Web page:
Obama was almost certainly a time-teller, because he made things happen that seemed impactful in the moment. But was he clock-building? Probably not in the same way Reagan was.
You see, the most impactful Reagan policies were legislated with the approval of Congress, whereas many of Obama’s came by executive order. Executive orders are much more easily erased by subsequent presidents. Case in point: Obama himself reversed eight executive orders his first month in office, a record amount. President Trump has pledged to do the same to Obama, who made 275 in total.
Though Obama actually made fewer executive orders than Reagan overall, there is a reason the latter is known as an artist of compromise. Formerly a Democrat, Reagan worked across the aisle in a manner rarely seen since. He succeeded, as an example, in working with a Democratic Congress to pass comprehensive immigration and tax reform. This is the type of legislation that really sticks.
While Democrats like Bill Clinton were able to work across the aisle in a similar fashion, Obama was less adept. And so some of his landmark acts on healthcare, education, trade, guns, and climate change, which bypassed Congress, are far from guaranteed the staying power he’d hope for.
This leaves us with perception, an important part of both success and legacy. How is Reagan remembered? And how will Obama be remembered?
It’s hard to know who history will be kind to in the long run. Though not without his critics, Reagan’s reputation certainly retained its glow. There is a reason Reagan was called the “Teflon President” — even his enemies liked him. His natural humor and warmth created a remarkable bond with the American people, and historians attest that nothing bad seemed to stick to him.
Obama is likable to Democrats, and governed largely without scandal, an impressive enough feat. But he is not likable across the aisle or in some cases, the ocean. And those that do like Obama like him more for who he is — the first African American president — rather than what he’s done.
One reason for this is the heated and divisive political climate, which Obama has done little to improve (in fact, it’s gotten worse). Another reason may be a difference in representation. Reagan was unapologetically conservative; he embraced his conservatism even as he negotiated with the other side. Adversely, Obama was perceived to be hiding his liberalism, careful not to show just how left-leaning he was.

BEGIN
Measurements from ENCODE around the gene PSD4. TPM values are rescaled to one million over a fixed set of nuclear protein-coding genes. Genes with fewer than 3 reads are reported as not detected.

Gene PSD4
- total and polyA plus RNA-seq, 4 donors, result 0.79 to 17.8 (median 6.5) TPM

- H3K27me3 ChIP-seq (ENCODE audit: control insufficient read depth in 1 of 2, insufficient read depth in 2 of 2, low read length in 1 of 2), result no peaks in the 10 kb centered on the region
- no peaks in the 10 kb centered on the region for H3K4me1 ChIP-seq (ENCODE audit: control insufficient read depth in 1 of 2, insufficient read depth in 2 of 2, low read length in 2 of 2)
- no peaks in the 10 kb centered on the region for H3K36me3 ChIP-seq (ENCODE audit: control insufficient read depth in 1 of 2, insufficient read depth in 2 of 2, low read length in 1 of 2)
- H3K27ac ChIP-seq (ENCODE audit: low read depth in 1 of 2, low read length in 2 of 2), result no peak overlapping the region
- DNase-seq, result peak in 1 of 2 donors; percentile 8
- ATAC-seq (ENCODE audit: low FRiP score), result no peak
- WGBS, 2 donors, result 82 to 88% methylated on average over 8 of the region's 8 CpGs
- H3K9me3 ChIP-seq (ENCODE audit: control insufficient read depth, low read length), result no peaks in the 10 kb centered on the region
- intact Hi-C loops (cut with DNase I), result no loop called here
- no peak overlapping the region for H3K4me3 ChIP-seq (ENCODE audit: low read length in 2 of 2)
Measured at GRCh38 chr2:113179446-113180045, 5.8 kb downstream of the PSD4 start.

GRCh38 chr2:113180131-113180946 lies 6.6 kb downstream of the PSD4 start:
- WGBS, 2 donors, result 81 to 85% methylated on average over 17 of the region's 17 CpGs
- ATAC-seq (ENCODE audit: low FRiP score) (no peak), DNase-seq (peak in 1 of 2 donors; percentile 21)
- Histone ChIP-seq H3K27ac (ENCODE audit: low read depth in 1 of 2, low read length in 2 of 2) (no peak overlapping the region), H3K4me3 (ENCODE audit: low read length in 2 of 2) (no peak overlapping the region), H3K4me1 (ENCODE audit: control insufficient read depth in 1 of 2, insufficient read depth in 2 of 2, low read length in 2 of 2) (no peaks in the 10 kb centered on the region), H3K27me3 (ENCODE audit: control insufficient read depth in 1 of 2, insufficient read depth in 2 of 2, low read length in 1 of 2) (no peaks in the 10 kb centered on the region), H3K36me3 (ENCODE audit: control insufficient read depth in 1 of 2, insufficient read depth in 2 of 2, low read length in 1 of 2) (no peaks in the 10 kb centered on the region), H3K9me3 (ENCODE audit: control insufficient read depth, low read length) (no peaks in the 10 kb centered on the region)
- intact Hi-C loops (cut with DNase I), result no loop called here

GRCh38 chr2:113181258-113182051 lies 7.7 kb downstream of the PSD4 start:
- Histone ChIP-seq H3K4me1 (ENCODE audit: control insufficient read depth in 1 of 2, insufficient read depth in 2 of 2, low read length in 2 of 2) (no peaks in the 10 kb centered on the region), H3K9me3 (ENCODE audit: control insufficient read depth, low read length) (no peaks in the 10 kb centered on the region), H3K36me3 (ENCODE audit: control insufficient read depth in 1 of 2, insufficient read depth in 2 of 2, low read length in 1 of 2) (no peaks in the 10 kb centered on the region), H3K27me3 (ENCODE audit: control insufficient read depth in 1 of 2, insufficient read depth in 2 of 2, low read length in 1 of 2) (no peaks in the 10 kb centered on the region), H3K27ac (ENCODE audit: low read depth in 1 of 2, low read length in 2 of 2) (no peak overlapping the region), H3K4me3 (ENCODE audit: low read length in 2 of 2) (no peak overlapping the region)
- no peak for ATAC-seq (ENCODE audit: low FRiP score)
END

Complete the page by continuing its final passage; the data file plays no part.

Will Barack Obama be a clock-builder like Reagan? Though it’s impossible to say for certain, he’s not off to the best start, especially considering the Republican party is stronger now than it has been since 1928. Whether by his own doing or not, Obama emboldened his opposition, creating a path for Trump to succeed him and reverse his “progress.”
Though he will undeniably remain a notable figure historically, ultimately Obama did not build enduring, transformative legislation in the way that Reagan did. But it’s worth keeping in mind that while Obama’s failure has strengthened Republican control, it may have also signaled a shift away from Reagan’s party as we know it. This change is marked by the victory of Donald Trump, a starkly different kind of conservative.
As Collins writes, “if there is any one ‘secret’ to an enduring great company, it is the ability to manage continuity and change—a discipline that must be consciously practiced, even by the most visionary of companies.”
Applied to politics, we can conclude that no administration or political party, however visionary, is built to last forever as-is; the Republican party will continue to ebb and flow as the times demand. Even so, I’m confident Reagan’s legacy will persist at the very least as a model for effective leadership. Not many Presidents will live up to his teflon clock, but plenty will march to its mighty tick.
As for the Democrats? We’ll see if they can escape the time-telling stagnation of the Obama administration come 2020.